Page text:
It was the sum of meetings that hit me, not just one. In one week we visited three different places, one in the Amazon and two in the Andes. In these places, where there is a small rural economy, men have depopulated the countryside and now there are only women, children and old people. Men are a calamity here, when they return they rape, beat, and drink and spend money not for the family, but for their pleasures. Everything is placed in the strength of these women who are willing to learn, to grow and pick up their lives without having to depend on others. The women I met are extremely satisfied and proud when they learn, when they do so hiding away from their husbands, when they meet in the community and this is the possible paradox because the men have left, Oxfam was able to operate there because there were no men.

Camilla Baresani is Ambassador of Expo Milano 2015. Read her biography and interview on the website.
On the occasion of the Women's Weeks of Expo Milano 2015 she was among the writers, film makers and Italian entrepreneurs who participated in the event organised by Oxfam and IO Donna at the Cascina Triulza on June 29.


Roberto Moncalvo: Italy’s agriculture, unique, local excellence

Sustainability / -

Roberto Moncalvo
Roberto Moncalvo © Coldiretti

On the occasion of the publication of the latest data on the Italians’ diet by Coldiretti, the Federation of Italian Farmers, we asked Roberto Moncalvo, their president, about changes to agriculture in Italy, and what farming represents in terms of Italy’s economy and development. We also discussed upcoming challenges to this sector, which is offering a number of interesting new challenges.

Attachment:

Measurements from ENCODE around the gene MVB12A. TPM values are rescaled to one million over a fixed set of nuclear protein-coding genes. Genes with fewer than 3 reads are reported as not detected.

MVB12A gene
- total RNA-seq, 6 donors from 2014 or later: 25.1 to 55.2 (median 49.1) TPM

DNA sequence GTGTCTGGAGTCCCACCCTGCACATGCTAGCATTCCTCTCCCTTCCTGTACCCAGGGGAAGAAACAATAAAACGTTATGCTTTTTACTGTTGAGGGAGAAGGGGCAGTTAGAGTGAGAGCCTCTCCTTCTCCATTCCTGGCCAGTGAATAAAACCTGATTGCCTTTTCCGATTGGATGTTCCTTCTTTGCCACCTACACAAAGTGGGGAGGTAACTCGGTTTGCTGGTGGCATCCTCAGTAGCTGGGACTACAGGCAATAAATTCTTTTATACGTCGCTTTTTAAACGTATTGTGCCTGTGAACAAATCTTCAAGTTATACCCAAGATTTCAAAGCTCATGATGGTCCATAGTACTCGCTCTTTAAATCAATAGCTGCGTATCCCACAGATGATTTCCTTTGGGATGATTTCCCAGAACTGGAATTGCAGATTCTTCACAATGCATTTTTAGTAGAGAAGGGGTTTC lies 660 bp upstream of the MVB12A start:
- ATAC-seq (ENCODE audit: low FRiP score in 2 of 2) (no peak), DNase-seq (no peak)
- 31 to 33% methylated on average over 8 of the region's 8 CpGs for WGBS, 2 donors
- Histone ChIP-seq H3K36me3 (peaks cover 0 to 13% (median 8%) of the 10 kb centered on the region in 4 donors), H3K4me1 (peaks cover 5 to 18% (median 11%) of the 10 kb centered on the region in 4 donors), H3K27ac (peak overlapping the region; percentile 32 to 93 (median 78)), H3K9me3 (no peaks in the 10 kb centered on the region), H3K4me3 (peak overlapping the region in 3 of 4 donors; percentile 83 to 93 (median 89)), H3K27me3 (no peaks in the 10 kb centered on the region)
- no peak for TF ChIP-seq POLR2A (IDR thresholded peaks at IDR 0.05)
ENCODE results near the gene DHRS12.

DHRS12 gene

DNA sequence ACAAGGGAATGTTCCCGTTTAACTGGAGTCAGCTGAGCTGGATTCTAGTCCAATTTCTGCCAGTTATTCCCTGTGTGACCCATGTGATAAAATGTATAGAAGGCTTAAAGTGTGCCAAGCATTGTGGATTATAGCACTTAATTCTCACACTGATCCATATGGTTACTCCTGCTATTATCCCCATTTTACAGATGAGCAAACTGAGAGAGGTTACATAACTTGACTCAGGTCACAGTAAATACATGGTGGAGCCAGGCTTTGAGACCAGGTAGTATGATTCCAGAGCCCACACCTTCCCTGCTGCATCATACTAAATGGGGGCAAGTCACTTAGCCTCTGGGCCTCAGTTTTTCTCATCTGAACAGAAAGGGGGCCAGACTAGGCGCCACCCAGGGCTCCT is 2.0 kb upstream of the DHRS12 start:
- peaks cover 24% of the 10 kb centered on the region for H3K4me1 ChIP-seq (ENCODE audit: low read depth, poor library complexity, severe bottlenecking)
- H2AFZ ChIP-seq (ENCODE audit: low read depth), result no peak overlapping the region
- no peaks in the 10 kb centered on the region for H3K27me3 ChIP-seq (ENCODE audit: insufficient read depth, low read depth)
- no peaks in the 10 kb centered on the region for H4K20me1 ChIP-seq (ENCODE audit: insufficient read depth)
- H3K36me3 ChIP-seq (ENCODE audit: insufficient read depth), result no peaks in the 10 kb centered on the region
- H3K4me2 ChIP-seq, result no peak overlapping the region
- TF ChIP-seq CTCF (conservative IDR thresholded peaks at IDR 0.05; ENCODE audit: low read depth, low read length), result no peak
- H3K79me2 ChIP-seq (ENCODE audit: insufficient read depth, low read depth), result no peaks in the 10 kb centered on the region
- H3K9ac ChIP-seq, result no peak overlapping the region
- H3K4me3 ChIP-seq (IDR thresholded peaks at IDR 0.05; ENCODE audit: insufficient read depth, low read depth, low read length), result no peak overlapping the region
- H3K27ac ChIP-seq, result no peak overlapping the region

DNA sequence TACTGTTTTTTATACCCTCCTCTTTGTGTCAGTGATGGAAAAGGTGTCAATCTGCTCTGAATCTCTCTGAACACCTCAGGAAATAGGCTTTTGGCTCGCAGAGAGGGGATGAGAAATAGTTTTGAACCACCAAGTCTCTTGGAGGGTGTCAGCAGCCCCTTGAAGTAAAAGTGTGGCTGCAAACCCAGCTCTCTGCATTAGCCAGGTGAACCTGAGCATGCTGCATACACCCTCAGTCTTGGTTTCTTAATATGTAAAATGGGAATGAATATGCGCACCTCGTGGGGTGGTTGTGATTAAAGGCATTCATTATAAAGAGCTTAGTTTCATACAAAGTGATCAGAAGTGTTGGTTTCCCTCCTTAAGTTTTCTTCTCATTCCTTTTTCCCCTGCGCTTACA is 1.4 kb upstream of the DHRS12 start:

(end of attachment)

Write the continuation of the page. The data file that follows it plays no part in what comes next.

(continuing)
With Coldiretti being Europe’s largest farmers’ trade association, numbers-wise, are we saying that, despite the rise in urbanization and the industrial expansion that occurred in the twentieth century, Italy still has a strong agricultural bent?
Coldiretti is indeed the largest farmers’ union in Europe, in terms of numbers, as well as being the number one in Italy not only in terms of hectares, but also as regards workforce size. These figures confirm our strength as an association, as well as highlighting the importance to the Italian economy of the agricultural sector. Twenty years ago, some people thought that agriculture would become marginal, not least in terms of job-numbers.